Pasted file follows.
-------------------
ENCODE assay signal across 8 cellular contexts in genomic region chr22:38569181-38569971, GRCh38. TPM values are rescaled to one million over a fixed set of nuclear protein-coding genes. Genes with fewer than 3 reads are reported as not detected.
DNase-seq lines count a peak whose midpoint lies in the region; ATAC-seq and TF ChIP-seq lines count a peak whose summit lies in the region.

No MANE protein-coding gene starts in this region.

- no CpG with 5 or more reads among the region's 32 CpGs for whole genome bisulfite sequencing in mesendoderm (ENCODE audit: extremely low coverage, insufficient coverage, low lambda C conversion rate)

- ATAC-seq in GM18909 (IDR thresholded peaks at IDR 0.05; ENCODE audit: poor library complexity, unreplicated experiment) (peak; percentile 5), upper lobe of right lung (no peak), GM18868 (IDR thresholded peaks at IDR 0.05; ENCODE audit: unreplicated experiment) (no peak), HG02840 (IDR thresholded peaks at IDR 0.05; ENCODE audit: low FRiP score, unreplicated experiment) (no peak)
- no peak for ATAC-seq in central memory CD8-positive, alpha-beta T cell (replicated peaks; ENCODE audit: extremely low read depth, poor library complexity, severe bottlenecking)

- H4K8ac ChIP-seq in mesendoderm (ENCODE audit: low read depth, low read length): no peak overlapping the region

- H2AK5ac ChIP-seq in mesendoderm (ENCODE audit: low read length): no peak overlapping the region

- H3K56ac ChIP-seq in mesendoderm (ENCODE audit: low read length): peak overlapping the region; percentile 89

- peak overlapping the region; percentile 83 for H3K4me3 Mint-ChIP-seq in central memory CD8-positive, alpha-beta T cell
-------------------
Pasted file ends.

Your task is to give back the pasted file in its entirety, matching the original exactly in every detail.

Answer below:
ENCODE assay signal across 8 cellular contexts in genomic region chr22:38569181-38569971, GRCh38. TPM values are rescaled to one million over a fixed set of nuclear protein-coding genes. Genes with fewer than 3 reads are reported as not detected.
DNase-seq lines count a peak whose midpoint lies in the region; ATAC-seq and TF ChIP-seq lines count a peak whose summit lies in the region.

No MANE protein-coding gene starts in this region.

- no CpG with 5 or more reads among the region's 32 CpGs for whole genome bisulfite sequencing in mesendoderm (ENCODE audit: extremely low coverage, insufficient coverage, low lambda C conversion rate)

- ATAC-seq in GM18909 (IDR thresholded peaks at IDR 0.05; ENCODE audit: poor library complexity, unreplicated experiment) (peak; percentile 5), upper lobe of right lung (no peak), GM18868 (IDR thresholded peaks at IDR 0.05; ENCODE audit: unreplicated experiment) (no peak), HG02840 (IDR thresholded peaks at IDR 0.05; ENCODE audit: low FRiP score, unreplicated experiment) (no peak)
- no peak for ATAC-seq in central memory CD8-positive, alpha-beta T cell (replicated peaks; ENCODE audit: extremely low read depth, poor library complexity, severe bottlenecking)

- H4K8ac ChIP-seq in mesendoderm (ENCODE audit: low read depth, low read length): no peak overlapping the region

- H2AK5ac ChIP-seq in mesendoderm (ENCODE audit: low read length): no peak overlapping the region

- H3K56ac ChIP-seq in mesendoderm (ENCODE audit: low read length): peak overlapping the region; percentile 89

- peak overlapping the region; percentile 83 for H3K4me3 Mint-ChIP-seq in central memory CD8-positive, alpha-beta T cell